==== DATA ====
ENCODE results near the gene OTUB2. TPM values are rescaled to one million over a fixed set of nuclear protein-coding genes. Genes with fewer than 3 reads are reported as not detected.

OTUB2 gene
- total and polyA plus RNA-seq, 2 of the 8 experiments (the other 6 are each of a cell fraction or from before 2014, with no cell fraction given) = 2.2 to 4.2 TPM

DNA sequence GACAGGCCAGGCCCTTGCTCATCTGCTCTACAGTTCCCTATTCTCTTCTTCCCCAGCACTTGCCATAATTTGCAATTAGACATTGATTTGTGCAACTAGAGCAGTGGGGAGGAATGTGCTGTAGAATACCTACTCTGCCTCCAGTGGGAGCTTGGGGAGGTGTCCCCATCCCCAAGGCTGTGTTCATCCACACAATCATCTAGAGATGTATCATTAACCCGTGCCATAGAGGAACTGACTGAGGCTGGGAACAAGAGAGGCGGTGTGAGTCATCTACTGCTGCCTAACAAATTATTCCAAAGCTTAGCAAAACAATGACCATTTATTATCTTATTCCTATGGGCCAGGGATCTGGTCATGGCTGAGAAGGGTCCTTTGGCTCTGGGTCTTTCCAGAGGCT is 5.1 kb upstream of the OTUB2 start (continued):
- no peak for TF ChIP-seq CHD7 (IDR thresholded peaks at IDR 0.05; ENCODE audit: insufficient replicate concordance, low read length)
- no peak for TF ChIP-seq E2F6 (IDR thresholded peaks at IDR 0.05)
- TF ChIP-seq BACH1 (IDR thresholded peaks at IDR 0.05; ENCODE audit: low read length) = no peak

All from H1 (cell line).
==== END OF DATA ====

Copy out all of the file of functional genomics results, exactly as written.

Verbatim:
ENCODE results near the gene OTUB2. TPM values are rescaled to one million over a fixed set of nuclear protein-coding genes. Genes with fewer than 3 reads are reported as not detected.

OTUB2 gene
- total and polyA plus RNA-seq, 2 of the 8 experiments (the other 6 are each of a cell fraction or from before 2014, with no cell fraction given) = 2.2 to 4.2 TPM

DNA sequence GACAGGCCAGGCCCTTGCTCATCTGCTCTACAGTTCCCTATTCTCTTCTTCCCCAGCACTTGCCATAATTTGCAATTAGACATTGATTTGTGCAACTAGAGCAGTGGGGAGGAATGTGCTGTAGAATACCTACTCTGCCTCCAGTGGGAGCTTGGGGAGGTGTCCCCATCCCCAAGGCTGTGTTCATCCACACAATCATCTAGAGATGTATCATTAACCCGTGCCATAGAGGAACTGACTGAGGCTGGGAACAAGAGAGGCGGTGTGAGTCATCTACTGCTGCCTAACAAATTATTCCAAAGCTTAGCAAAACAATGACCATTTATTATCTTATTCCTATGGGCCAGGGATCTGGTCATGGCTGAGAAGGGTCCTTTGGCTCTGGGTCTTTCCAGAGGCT is 5.1 kb upstream of the OTUB2 start (continued):
- no peak for TF ChIP-seq CHD7 (IDR thresholded peaks at IDR 0.05; ENCODE audit: insufficient replicate concordance, low read length)
- no peak for TF ChIP-seq E2F6 (IDR thresholded peaks at IDR 0.05)
- TF ChIP-seq BACH1 (IDR thresholded peaks at IDR 0.05; ENCODE audit: low read length) = no peak

All from H1 (cell line).